Jeff Okun raised the premise a couple of times that we are heading into new territory and offered this scenario: Your movie opens and the first day numbers are bad, audience testing tells them the audience hates the ending and the studio has a new edit in theaters the next day – or worse, your movie is immediately replaced with a Marley & Me rerun.

Featured Speaker

Dr. Eric Haseltine

The feature speaker was Dr. Eric Haseltine, a Technology Futurist, former head of Walt Disney Imagineering and former CTO of the U.S intelligence community. He has 15 patents in optics, special effects and electronic media, and more than 100 publications in science and technical journals, the Web and Discover Magazine.

His talk was fast paced, funny and informative and he challenged us to think about things that make us uncomfortable. He started by pointing out human blind spots, that we don’t see things that we don’t expect to be there, that desire can cloud our ability to see things and that we have a built in ability to not see things we don’t want to be true. He talked about human beings having an amazing ability to focus and ignore other things, an example he gave was parents think their kids are really good at multi-tasking but they are really just moving quickly between tasks serially. In terms of technology he said that the future we are all trying to figure out already exists today but it’s behind a fence, with heavy security (implying a government research project).

He talked about his time in Imagineering and said they had a phrase: “fear minus death, equals fun”. Storytelling is a word we throw about but what we really care about is a “story to what end?”, we really want to elicit an emotional response and often that means making people feel more alive.

He talked Pheromones, showed a couple of examples of perceptive tricks you can try yourself from YouTube like the McGurk Effect: and 528 Hz Alpha Binaural Beat:

Getting to our business, he showed a diagram of film declining to zero and digital growing to 100% and offered that distribution and projection will go away. He suggested looking to audio for what changes are coming to video – that audio, because of it’s lower bandwidth tends to be used in new ways first. His example was a song that can be customized for local play to mention local sports teams. We are familiar with the green box on sporting events where ads are inserted digitally, take that to the next level and the technology will be there for live inserts with fresh, local, live content inserted into your project.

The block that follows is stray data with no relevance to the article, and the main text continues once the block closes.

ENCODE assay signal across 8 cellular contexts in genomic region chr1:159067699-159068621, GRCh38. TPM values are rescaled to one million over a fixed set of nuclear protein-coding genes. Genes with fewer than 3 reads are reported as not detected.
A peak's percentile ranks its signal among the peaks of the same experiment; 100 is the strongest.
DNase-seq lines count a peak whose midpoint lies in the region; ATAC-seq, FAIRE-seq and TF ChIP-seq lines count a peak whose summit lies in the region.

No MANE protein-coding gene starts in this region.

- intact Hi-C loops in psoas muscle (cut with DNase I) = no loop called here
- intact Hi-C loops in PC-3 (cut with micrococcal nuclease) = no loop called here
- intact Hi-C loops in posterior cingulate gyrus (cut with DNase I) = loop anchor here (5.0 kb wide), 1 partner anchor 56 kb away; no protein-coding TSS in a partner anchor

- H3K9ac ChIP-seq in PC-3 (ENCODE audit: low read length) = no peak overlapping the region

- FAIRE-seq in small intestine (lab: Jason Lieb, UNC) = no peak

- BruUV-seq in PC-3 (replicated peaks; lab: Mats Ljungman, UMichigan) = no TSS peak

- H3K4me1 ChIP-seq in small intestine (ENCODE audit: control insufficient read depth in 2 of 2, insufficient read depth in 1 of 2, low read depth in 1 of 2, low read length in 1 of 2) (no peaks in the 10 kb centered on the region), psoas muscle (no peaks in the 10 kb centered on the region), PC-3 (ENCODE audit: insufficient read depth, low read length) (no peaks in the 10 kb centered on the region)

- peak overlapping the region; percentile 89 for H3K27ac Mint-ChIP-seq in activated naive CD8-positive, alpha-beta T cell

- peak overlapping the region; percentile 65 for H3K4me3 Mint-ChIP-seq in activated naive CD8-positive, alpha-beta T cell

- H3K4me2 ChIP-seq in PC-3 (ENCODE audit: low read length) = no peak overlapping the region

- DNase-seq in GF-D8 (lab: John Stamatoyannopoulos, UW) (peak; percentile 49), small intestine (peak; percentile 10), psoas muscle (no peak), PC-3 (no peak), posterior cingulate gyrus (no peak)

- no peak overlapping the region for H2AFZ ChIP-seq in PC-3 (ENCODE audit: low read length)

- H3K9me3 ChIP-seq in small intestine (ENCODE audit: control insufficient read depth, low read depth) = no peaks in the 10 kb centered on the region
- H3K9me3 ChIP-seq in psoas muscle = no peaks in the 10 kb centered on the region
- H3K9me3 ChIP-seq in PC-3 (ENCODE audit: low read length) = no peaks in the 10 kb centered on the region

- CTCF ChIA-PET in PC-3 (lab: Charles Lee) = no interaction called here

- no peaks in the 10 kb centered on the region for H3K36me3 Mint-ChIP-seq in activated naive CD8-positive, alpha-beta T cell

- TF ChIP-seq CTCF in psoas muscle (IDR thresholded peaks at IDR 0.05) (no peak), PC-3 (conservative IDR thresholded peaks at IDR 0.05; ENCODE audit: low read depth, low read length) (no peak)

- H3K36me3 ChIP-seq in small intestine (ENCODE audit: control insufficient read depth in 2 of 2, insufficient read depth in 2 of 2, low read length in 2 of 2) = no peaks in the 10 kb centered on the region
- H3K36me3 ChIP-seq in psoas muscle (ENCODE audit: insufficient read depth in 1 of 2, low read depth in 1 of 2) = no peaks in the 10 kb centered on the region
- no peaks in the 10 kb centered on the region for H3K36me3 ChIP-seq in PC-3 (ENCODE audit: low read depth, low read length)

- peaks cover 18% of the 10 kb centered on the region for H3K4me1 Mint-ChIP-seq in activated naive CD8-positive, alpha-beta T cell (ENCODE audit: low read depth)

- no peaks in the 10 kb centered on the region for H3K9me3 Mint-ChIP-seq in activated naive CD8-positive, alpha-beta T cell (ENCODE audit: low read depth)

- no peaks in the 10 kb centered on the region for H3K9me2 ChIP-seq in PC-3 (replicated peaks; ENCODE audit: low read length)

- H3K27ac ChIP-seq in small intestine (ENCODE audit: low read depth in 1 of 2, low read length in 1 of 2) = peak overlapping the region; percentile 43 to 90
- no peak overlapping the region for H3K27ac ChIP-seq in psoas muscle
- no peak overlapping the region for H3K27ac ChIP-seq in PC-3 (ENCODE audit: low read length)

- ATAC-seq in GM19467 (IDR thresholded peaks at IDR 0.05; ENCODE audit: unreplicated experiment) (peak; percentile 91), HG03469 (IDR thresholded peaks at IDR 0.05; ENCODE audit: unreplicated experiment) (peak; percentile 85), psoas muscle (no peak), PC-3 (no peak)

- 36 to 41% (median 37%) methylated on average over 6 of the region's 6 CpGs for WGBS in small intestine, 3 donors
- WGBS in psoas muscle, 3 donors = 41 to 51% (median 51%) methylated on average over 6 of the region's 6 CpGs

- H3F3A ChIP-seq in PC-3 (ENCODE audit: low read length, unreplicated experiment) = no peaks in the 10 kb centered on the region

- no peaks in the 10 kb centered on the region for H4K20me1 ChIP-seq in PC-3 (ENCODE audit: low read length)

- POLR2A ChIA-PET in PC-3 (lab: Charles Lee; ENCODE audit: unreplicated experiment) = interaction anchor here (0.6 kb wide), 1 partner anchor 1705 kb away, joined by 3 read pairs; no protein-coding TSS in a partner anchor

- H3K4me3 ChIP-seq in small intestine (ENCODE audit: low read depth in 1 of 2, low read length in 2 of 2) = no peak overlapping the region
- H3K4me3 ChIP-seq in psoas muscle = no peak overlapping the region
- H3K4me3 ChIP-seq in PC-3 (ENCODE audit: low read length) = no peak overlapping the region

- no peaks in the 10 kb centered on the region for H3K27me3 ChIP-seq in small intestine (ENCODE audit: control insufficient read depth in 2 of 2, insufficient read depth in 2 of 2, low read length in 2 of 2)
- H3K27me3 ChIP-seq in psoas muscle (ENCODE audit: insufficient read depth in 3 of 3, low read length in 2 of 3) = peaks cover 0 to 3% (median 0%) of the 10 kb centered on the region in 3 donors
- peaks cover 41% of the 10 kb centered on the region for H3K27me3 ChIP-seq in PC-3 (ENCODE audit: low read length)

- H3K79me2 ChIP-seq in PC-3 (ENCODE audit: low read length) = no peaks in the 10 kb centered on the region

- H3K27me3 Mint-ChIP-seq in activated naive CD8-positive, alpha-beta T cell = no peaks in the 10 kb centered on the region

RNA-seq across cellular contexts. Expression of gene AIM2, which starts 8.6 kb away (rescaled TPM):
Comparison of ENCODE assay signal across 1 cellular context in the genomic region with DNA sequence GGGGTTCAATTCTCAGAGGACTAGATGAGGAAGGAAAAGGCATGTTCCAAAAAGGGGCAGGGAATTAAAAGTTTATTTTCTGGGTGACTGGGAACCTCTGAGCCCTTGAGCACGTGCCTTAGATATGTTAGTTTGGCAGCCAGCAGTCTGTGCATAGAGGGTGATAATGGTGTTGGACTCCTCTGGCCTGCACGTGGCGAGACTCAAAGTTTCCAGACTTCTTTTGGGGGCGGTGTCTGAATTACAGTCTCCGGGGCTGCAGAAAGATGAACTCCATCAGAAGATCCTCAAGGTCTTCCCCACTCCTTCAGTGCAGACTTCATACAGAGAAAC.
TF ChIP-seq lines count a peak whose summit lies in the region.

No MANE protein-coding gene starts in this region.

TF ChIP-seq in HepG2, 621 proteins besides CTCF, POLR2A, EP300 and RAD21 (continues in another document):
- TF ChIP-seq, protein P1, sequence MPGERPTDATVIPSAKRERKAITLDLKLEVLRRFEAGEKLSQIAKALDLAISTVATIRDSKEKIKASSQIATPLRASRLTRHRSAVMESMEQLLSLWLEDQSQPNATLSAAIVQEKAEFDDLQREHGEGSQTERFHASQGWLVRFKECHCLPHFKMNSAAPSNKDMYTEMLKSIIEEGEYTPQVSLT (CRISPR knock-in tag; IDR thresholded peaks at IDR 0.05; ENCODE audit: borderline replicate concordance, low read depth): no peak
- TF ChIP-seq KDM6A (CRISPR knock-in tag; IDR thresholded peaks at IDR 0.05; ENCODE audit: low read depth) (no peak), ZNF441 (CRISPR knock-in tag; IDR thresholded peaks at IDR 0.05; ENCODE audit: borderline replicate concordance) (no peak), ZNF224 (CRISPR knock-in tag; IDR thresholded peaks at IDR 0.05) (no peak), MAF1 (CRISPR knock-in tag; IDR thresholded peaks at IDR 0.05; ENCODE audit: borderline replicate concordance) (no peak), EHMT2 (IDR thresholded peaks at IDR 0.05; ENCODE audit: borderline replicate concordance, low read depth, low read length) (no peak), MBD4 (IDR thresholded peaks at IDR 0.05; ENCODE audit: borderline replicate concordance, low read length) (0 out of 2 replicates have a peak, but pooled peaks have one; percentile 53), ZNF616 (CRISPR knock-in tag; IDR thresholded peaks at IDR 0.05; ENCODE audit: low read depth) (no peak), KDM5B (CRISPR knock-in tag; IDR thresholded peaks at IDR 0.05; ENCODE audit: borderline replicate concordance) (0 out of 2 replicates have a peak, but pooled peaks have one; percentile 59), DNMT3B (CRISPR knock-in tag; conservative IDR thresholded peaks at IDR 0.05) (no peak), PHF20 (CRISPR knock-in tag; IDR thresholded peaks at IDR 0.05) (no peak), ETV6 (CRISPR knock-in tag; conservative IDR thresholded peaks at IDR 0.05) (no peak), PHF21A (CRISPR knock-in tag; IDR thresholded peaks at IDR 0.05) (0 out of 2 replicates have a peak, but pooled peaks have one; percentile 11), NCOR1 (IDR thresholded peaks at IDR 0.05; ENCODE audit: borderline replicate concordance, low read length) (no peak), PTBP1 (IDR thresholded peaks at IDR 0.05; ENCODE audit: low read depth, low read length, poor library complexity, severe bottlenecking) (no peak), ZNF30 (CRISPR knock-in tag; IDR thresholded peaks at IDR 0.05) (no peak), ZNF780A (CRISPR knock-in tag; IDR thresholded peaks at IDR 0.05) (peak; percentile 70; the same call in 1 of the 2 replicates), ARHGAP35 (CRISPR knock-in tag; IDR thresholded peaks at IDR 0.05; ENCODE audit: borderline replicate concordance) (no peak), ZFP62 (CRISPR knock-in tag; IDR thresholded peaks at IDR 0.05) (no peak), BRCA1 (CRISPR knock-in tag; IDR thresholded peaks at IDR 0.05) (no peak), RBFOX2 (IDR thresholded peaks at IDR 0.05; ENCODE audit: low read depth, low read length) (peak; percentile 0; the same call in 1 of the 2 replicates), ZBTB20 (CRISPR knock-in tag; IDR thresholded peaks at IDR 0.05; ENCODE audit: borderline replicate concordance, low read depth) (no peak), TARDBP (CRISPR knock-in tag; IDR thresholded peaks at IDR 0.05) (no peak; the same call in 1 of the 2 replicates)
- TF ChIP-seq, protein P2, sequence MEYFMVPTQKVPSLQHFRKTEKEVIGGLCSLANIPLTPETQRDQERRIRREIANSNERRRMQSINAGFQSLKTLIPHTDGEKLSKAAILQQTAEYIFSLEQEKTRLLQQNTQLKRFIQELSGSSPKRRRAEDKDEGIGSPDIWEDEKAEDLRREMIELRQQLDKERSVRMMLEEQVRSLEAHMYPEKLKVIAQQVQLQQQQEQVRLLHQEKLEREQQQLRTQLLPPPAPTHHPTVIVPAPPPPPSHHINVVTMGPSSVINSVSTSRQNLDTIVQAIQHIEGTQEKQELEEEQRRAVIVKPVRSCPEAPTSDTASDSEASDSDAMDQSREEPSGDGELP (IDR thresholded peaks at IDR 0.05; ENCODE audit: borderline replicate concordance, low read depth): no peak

He noticed that we are “all looking at 3D again, taking another run up that hill” he predicts we won’t get anywhere – “why do I need it if I can tell the story without it?”

It is hard to do this talk justice in a short article. I thought he was an excellent choice and I was especially impressed that he frequently referenced material from the panels that preceded him.

Decoding and Thriving in the 21st Century Post-Production Pipeline

Moderator Richard Hollander (Producer – Pixar Animation Studios) started by asking panelists about their challenges. Ben Grossmann (Visual Effects Supervisor – CafeFX) said “color space”. Steve Beres (Director of Engineering – NextLAB, division of FotoKem) said “pace of development”.
Steve Scott (Vice President, Creative Director/Colorist, E-Film) responded to the ensuing discussion of those topics by saying “There is no substitute for film”, “maybe someday, but not today”. He lamented that with some digital acquisition even getting flesh tones correct has been a struggle, a pretty basic goal. He also echoed a common thread of wanting to be involved as early as possible in project and that “it’s a crime when the DP is not intimately involved in the DI”, “We are after that perfect image on the screen and all the tech is getting in the way”.

A good summary of the technical and political challenges came from Ben Grossmann “Digital poses so many technical challenges that far exceed the understanding of the decision makers”. Also that Visual Effects lacks the equivalent of the Cinematographers Guide… it’s “all in our heads” he joked adding that they probably need to do monthly updates these days to which someone pointed out the ASC is working on an iPhone version.

Once again returning to a theme we have heard at other conferences and meetings, every show is reinventing workflow. LUTS are not common between houses, software platforms, some are considered proprietary… there are no standards. Steve Beres said labs used to tell you to pick up your film at 5pm but now they act as your Sherpa to guide you through the digital process. Fred Chandler (Senior Vice President Post Production – Fox) said he’s been in the business 28 years and the color pipeline for every movie is like starting over.

Asked about the view looking ahead 10 years Ben Grossmann said we are on the dawn of a format war in terms of distribution, that people can own high quality cameras and the means to create content. Steve Scott could forsee being able to adjust all elements of a comp in the DI.

Hot, Flat and (getting) Crowded: The Business of Production and the new Global Economy

This final session was moderated by David S. Cohen from Variety. Chris DeFaria (Executive Vice President, Digital Production, Animation and VFX – Warner Bros. Pictures) started by reading the dictionary definition of commoditization. Lee Berger (President, Film Division – Rhythm & Hues Studios) said 90% of cost is labor, when they opened in India in 2000 labor there was 12 cents on the dollar to the US. They now have two locations in India and one in Malaysia, in addition to the US operation. Chris DeFaria said that work like roto and comps out car windows are absolutely commodity work. He said that the film Green Lantern changed from shooting in Australia to Louisiana because currency fluctuations made the tax break there much more attractive. Randy Lake (Executive Vice President, General Manager – Sony Imageworks) joked that the weakening dollar could save the industry in the US.